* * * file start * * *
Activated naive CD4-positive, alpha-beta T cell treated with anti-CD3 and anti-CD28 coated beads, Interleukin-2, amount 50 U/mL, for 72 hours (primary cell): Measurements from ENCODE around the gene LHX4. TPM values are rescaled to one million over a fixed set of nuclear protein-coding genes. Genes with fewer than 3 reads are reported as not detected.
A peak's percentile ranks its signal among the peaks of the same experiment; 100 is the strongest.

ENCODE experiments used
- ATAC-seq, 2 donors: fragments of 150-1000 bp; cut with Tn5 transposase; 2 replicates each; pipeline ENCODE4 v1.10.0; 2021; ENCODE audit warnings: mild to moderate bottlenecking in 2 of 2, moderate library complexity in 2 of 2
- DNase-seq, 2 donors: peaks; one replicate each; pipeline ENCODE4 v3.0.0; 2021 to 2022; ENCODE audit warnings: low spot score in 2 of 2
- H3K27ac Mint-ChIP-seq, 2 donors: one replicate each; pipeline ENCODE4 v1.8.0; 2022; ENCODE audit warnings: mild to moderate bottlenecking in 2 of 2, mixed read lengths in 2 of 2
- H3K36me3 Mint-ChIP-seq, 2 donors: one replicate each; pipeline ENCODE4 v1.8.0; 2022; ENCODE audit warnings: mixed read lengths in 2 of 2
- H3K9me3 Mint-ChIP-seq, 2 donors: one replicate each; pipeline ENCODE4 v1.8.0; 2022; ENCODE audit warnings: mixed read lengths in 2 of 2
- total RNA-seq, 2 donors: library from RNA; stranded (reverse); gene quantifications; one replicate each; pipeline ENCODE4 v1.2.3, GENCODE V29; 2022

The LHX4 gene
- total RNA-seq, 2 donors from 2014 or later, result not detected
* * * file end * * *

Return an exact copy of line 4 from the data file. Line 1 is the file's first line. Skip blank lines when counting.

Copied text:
- ATAC-seq, 2 donors: fragments of 150-1000 bp; cut with Tn5 transposase; 2 replicates each; pipeline ENCODE4 v1.10.0; 2021; ENCODE audit warnings: mild to moderate bottlenecking in 2 of 2, moderate library complexity in 2 of 2